CRM is a customer-focused retail strategy and it involves the management of the business relationships with the customers.  It encompasses the people, processes, and technology associated with successful marketing, sales, and customer service solutions. CRM works on a simple and straightforward principle: Figure out who your best customers are and their characteristics, get customers like your best customers, and then understand the value drivers that make your best customers better. Understanding this principle will lead you to discover that customers should be treated differently depending on their value.  While CRM is more complicated for start-up business because of data-mining process and how to analyse the gather customer behaviors, it is still considered as one of the most effective way of managing and developing loyal customers.

Make sure your customers come back after the first purchase.  The first transaction is considered trial stage – meaning your potential customer is testing your product or service – conversion happens only when he comes back on second or third transaction.  So it is important that your prospects come back and you should incentivise them to do so.

The first rule to start a customer loyalty initiative is to identify important customer. Use whatever tools, and data-mining techniques to locate your repeat, regular customers. Equally vital is to know your profit margins. Don’t offer discounts until you know the impact on your bottom line. Then follow the key features that provide the framework and the kick-start to those who wanted to create a process that is both positive and profitable.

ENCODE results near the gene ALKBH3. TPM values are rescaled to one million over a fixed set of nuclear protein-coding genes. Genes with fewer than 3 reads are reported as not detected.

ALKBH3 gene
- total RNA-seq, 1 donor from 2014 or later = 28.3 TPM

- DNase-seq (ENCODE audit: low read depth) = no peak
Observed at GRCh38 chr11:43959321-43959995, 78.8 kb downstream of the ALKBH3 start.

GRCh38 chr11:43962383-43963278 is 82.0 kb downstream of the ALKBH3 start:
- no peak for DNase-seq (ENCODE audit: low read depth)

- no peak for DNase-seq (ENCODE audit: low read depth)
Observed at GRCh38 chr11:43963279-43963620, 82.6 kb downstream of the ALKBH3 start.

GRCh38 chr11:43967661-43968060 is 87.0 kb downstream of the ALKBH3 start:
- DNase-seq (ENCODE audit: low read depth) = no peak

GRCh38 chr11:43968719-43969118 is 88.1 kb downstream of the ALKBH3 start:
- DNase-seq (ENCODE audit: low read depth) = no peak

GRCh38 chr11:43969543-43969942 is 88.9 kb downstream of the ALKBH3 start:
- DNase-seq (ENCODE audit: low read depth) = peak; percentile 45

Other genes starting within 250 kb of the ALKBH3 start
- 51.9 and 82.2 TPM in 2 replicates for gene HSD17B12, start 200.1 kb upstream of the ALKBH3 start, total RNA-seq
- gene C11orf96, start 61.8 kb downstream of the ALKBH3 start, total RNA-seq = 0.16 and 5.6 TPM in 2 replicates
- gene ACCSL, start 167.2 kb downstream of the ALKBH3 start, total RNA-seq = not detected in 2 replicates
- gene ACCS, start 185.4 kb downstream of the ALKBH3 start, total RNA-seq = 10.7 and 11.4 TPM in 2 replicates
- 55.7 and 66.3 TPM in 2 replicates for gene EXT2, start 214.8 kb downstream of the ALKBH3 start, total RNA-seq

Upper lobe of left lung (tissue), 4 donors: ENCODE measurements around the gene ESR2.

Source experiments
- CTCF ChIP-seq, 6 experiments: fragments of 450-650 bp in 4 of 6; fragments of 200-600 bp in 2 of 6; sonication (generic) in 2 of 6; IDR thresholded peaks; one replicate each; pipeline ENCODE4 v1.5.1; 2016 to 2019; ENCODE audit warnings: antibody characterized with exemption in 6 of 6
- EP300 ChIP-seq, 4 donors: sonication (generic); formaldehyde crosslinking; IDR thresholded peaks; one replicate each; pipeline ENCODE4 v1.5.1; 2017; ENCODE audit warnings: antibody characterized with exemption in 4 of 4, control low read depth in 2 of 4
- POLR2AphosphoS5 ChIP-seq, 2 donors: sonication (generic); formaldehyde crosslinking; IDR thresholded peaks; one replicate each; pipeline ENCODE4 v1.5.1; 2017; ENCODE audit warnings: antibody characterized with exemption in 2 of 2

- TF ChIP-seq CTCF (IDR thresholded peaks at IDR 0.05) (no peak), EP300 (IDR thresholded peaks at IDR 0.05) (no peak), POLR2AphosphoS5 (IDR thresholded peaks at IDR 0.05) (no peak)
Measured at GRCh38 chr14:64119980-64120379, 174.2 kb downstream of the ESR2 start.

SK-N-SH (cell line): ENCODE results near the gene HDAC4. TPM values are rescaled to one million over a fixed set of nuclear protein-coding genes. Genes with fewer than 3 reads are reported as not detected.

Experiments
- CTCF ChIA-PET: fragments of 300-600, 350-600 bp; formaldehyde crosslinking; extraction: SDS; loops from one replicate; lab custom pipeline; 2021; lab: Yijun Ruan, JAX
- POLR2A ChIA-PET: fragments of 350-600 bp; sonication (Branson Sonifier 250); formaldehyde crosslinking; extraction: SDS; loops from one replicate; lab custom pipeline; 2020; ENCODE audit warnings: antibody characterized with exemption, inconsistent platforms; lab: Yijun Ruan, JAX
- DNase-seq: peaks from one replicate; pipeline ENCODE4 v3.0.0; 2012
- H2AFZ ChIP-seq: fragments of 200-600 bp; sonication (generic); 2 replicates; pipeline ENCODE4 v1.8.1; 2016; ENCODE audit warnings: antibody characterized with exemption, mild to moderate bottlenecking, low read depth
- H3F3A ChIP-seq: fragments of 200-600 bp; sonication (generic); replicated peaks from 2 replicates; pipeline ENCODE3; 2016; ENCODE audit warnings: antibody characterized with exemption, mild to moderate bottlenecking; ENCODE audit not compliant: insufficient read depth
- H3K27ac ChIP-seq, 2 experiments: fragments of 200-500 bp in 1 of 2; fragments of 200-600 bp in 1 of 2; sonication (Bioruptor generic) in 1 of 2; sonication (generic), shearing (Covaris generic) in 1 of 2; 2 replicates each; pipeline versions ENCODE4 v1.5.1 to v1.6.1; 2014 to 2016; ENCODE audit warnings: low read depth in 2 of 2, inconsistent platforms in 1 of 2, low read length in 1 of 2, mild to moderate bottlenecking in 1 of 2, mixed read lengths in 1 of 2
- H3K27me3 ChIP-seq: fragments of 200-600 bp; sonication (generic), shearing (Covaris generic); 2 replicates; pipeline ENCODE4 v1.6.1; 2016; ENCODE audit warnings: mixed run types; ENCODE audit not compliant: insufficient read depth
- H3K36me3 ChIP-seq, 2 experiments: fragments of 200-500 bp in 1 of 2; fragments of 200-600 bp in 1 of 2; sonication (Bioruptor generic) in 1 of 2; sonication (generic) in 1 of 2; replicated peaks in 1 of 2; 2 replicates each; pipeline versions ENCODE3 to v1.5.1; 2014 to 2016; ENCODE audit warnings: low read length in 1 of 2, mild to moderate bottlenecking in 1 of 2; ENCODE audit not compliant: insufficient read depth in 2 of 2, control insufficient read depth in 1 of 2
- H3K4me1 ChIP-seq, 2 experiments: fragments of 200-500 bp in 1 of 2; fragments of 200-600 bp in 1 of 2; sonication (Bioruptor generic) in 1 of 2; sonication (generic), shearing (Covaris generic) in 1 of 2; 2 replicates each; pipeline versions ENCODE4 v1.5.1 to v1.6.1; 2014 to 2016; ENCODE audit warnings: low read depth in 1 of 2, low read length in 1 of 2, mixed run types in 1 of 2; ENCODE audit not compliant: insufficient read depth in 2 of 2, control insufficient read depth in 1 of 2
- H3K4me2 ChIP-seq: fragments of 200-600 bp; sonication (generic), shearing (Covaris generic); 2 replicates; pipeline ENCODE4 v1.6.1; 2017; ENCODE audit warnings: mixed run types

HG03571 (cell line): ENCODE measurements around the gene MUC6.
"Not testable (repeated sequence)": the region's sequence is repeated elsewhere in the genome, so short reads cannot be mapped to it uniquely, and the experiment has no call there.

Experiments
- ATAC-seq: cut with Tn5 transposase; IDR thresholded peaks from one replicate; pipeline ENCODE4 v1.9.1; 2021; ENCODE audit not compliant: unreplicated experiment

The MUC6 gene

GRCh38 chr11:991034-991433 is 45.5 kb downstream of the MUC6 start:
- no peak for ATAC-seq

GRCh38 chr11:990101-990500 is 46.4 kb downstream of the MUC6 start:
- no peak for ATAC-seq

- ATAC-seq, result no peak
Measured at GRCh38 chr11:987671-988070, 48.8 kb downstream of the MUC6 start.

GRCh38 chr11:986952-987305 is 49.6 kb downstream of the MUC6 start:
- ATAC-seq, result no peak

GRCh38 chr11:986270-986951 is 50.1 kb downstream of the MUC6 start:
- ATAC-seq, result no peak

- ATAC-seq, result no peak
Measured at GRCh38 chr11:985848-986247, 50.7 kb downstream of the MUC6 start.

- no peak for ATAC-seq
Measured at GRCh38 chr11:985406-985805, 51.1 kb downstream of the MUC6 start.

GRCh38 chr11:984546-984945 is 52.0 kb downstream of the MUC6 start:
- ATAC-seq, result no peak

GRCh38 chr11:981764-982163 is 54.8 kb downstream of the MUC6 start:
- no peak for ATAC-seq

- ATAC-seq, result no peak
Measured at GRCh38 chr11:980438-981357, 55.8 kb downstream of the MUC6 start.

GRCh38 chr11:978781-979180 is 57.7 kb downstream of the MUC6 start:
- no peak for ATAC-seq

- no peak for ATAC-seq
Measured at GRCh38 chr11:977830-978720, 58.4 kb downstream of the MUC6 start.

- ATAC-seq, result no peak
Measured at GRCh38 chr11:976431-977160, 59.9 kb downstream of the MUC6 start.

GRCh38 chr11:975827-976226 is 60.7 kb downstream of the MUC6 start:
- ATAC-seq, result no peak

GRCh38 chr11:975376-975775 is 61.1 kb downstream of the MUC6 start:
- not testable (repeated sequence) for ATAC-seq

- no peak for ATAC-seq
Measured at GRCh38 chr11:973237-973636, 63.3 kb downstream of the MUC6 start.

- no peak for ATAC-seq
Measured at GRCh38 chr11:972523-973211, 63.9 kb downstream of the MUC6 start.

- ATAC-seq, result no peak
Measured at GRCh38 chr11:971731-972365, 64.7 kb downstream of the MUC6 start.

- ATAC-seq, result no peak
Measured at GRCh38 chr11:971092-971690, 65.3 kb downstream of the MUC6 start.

1. Analyze and capture customer information. Identify customer types and purchases accordingly. Start to what the marketplace is telling you – what your loyal customer wants, how they buy and what motivates them. This data will help you in designing the ideal loyalty program that meets your objectives, targets , and delivers a return on investment.
  2. Track customer behavior. By grouping customer’s types you will be able to know where your business comes from and sell to them more effectively. This will also allow you to react and respond differently and with intention to each group.
  3. Develop a customer contact plan. Creating such plan provides you with a broader view and allows you to see where your activity time is being spent. Identify areas of commonality and where leverage can be gained.
  4. Raise customer expectations. The best programs build excitement by letting customers know exactly what rewards they can expect and how to earn them.
  5. Manage points and redemption. Invest in technology to automate customer purchases and rewards. These will allow you to easily monitor what keeps them (customer) coming back to you. No retention solution would be complete without continuous and insightful monitoring and tracking of your most valued customers’ usage patterns, purchasing behaviors and redemption rates.